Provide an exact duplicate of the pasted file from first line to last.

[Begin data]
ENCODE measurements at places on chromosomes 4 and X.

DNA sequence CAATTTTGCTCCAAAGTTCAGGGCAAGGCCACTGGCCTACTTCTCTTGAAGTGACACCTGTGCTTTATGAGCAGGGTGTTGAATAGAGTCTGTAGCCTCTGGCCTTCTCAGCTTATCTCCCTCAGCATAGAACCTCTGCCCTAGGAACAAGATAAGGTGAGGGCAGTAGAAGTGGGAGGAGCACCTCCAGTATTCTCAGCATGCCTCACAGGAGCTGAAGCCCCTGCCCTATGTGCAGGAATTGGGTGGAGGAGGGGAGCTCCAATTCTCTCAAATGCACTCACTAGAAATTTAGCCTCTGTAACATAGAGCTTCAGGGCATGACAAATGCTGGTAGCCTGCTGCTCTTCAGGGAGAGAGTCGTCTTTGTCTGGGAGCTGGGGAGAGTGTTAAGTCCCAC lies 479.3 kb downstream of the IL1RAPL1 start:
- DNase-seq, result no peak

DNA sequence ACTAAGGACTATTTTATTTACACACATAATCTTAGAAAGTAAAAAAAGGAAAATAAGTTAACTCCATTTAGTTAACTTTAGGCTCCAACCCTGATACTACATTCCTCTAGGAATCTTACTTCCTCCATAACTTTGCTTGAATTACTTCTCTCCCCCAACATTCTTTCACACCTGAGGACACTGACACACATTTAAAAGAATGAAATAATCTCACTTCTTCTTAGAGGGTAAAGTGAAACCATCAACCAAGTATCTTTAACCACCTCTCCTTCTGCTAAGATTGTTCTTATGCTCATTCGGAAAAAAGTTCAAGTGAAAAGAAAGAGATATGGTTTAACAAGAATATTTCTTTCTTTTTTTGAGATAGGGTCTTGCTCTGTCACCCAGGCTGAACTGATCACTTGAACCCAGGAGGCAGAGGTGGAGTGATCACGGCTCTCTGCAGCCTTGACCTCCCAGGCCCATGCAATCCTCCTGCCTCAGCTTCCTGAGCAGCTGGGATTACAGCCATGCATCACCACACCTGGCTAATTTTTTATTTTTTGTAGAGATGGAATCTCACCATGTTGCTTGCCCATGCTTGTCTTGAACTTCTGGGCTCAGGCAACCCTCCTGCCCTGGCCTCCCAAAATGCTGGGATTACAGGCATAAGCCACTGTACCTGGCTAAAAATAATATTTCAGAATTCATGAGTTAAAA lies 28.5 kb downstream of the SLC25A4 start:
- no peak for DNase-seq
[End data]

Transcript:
ENCODE measurements at places on chromosomes 4 and X.

DNA sequence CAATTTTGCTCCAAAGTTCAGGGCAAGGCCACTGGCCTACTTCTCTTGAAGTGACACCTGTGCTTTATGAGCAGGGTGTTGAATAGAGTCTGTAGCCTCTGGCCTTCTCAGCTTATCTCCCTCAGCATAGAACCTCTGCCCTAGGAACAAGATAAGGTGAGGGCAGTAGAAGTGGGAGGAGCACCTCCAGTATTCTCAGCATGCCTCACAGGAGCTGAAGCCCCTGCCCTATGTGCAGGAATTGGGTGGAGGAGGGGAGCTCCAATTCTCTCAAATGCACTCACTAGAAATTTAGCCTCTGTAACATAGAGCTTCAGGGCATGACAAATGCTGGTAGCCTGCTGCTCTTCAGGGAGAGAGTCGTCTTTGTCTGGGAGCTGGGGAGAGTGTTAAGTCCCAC lies 479.3 kb downstream of the IL1RAPL1 start:
- DNase-seq, result no peak

DNA sequence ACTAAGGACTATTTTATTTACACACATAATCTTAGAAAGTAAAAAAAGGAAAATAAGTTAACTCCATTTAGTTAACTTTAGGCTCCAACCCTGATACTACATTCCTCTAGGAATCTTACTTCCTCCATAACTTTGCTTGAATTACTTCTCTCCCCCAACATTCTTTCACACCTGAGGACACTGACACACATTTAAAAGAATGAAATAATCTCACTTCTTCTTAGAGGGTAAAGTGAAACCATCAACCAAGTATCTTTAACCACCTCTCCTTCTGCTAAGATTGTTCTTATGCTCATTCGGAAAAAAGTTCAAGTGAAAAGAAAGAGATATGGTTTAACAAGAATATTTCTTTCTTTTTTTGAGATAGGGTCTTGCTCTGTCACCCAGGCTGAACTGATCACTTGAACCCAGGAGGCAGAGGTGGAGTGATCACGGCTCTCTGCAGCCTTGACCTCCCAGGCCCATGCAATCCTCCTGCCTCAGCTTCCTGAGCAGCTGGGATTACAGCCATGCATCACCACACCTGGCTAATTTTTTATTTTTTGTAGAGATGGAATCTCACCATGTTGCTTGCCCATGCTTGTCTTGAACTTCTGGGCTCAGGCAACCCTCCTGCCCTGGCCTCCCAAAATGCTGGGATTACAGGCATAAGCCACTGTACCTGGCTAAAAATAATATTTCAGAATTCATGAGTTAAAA lies 28.5 kb downstream of the SLC25A4 start:
- no peak for DNase-seq